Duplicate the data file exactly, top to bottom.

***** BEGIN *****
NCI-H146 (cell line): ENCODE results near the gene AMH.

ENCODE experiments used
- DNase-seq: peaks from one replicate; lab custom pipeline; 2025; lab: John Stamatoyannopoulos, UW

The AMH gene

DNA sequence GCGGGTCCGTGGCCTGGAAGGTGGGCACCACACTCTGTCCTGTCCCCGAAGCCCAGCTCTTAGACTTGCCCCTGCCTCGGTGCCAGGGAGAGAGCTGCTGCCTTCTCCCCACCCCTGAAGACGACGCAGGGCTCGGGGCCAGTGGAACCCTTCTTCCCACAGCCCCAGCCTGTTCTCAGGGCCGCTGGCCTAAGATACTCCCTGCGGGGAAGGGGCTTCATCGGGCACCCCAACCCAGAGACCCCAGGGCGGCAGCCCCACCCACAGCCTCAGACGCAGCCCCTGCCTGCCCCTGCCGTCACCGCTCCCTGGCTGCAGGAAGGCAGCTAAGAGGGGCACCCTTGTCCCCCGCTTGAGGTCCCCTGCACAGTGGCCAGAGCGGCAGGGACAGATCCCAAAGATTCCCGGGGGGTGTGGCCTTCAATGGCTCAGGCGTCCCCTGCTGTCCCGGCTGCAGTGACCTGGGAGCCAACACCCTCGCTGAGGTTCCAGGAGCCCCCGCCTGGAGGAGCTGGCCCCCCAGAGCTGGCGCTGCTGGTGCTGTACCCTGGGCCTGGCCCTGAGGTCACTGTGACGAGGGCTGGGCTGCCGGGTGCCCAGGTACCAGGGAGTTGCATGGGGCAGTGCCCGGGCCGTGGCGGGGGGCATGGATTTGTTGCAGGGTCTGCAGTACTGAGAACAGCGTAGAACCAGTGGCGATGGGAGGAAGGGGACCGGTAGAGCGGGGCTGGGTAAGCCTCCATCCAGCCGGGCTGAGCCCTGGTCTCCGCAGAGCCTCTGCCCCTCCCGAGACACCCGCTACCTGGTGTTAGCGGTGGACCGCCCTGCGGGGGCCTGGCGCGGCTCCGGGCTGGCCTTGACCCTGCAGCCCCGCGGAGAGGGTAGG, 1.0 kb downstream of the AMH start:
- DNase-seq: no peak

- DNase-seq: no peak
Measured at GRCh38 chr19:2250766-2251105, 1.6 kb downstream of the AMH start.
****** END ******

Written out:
NCI-H146 (cell line): ENCODE results near the gene AMH.

ENCODE experiments used
- DNase-seq: peaks from one replicate; lab custom pipeline; 2025; lab: John Stamatoyannopoulos, UW

The AMH gene

DNA sequence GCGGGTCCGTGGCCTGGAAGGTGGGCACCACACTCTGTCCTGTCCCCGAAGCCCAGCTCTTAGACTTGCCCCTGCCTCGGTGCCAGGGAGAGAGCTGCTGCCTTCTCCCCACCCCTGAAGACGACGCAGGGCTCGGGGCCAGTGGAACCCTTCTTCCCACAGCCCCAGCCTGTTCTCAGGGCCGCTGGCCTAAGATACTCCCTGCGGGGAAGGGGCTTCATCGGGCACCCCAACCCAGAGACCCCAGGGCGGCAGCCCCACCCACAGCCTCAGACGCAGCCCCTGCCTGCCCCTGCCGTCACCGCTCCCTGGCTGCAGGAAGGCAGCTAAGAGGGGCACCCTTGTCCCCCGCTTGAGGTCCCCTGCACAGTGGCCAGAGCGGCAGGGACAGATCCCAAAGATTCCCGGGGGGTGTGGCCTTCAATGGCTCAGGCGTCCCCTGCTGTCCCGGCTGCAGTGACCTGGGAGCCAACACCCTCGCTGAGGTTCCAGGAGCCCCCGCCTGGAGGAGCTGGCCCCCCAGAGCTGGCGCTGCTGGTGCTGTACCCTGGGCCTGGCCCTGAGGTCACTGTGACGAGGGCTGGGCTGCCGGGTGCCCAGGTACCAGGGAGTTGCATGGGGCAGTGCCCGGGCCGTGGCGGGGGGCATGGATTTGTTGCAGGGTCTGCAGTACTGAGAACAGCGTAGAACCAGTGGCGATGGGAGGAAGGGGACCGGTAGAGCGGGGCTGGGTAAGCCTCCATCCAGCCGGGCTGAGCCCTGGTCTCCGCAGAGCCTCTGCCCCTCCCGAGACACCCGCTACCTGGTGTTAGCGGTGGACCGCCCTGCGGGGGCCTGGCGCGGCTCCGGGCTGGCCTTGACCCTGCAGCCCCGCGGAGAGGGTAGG, 1.0 kb downstream of the AMH start:
- DNase-seq: no peak

- DNase-seq: no peak
Measured at GRCh38 chr19:2250766-2251105, 1.6 kb downstream of the AMH start.